This month's Word of the Month is "contrapositive." If you've ever taken a course in geometry or logic, you've likely heard the word "contrapositive" before. One definition of contrapositive is: "The contrapositive of a conditional statement is formed by negating both the hypothesis and the conclusion, and then interchanging the resulting negations."
That's a reasonable definition, but if your logic course isn't fresh in your mind, it might not mean much. So let's break it down into pieces that are a little more manageable.
A conditional statement is a statement in the form: If ______ then _______. Here are a few examples:
If it is snowing, then the ground is white.
If x = 3 then x + 2 = 5.
If the clock strikes 13 then it's time to get your clock fixed.
In each of these conditional statements, the "if" part is called the hypothesis, and the "then" part is called the conclusion.
So the hypotheses are:
It is snowing.
x = 3.
The clock strikes 13.
The conclusions are:
The ground is white
x + 2 = 5
It's time to get your clock fixed.
With that in mind, we can determine the contrapositve of each statement. We swap the order of the hypothesis and the conclusion, and then write the opposite of each.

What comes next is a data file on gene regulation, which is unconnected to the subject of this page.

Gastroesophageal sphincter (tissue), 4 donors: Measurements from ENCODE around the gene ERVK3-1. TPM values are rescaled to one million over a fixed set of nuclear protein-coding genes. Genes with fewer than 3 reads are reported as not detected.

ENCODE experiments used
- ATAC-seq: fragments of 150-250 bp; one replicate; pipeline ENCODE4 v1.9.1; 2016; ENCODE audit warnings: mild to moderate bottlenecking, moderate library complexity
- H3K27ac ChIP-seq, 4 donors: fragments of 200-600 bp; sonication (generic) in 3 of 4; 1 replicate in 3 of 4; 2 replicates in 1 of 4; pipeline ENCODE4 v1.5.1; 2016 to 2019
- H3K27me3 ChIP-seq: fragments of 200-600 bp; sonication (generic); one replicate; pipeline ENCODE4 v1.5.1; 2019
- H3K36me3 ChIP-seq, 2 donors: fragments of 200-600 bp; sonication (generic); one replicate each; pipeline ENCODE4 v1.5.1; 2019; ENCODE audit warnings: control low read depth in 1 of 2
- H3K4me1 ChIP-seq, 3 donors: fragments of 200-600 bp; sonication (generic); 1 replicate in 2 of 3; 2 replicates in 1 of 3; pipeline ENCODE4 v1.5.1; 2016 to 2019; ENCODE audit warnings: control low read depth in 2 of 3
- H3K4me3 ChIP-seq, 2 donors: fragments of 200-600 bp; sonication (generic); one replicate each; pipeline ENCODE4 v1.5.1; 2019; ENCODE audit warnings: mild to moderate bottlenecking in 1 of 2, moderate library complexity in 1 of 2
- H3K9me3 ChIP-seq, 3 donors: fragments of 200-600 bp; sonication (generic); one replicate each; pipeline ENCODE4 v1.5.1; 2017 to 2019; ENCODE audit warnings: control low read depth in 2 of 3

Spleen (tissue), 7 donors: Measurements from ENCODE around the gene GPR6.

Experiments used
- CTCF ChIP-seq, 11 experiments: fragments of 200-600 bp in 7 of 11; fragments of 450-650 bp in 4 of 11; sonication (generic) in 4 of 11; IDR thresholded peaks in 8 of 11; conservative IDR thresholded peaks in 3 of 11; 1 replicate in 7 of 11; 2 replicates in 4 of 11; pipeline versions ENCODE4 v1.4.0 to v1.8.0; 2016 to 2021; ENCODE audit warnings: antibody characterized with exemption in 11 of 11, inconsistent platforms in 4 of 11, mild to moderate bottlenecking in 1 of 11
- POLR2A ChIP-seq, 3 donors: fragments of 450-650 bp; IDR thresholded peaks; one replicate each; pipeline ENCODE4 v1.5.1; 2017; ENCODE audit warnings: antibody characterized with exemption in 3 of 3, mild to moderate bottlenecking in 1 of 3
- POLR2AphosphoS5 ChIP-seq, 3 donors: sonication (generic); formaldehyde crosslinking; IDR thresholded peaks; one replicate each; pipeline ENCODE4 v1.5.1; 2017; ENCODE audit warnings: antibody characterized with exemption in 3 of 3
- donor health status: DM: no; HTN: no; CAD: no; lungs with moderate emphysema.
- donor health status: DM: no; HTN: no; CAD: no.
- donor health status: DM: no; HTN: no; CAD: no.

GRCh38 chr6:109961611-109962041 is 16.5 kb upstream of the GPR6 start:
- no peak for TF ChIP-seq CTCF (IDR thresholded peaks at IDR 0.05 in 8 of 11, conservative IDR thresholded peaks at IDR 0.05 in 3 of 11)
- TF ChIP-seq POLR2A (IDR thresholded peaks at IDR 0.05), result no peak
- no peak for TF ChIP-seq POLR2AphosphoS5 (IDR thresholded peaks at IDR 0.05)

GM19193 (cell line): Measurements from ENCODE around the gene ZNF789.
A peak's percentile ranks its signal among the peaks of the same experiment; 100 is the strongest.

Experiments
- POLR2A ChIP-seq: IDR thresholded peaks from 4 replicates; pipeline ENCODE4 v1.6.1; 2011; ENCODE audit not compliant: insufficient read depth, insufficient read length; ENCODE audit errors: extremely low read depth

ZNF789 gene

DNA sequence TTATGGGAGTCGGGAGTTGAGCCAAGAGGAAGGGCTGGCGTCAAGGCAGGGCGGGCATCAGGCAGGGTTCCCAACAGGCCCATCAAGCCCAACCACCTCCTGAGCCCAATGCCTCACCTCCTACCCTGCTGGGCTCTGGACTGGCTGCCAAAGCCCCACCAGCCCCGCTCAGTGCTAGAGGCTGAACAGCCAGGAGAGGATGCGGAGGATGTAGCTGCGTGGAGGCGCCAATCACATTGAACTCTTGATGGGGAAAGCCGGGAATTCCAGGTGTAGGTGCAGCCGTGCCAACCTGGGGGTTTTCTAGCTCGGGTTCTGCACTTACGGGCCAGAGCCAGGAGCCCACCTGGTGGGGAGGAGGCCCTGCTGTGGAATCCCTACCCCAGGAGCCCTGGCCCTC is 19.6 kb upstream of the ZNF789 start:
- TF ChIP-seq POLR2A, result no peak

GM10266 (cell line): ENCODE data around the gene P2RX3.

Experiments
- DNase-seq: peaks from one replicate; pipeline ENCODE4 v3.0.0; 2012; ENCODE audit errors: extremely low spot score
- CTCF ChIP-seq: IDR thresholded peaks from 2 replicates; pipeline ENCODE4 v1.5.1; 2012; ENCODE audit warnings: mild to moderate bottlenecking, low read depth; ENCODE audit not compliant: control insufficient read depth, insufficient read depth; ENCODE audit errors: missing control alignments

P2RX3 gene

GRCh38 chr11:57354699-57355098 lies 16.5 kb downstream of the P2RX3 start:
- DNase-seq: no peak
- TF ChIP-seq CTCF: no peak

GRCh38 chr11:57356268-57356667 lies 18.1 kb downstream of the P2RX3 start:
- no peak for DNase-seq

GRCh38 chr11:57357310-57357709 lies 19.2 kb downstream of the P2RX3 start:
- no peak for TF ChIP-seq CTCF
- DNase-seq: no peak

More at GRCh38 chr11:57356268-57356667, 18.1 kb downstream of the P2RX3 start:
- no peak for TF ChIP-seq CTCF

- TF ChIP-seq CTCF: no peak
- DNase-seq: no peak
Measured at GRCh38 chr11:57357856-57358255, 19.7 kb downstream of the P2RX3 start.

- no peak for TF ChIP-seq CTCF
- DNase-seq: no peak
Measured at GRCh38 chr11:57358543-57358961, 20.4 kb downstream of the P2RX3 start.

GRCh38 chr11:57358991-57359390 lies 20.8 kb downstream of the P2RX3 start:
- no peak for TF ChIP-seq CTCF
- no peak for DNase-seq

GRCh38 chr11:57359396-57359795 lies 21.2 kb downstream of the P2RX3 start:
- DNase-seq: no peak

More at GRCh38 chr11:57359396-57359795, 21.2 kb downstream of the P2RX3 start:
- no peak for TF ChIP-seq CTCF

Let's look at the third example: If the clock strikes 13 then it's time to get your clock fixed.
The opposite of the hypothesis is "The clock does not strike 13" and the opposite of the conclusion is "It's not time to get your clock fixed." If we now swap the order of these in the original statement, we get the following:
If it's not time to get your clock fixed, then your clock did not strike 13.
It turns out that a conditional statement and its contrapositive are equivalent statements. In other words, if a statement is true, its contrapositive is also true, and if a conditional statement is false, its contrapositive is also false.
Can you find the contrapositives of the other two examples?
While you're trying to work out those contrapositives (the answers are posted below), it is interesting to break the word down into its component parts:
Contra = in contrast to
posit = to assume or argue
ive = pertaining to
So a contrapositive is a statement which is in contrast to an argued statement.
And finally, here are your other two contrapositives:
If the ground is not white then it's not snowing.
If x + 2 does not equal 5 then x does not equal 3.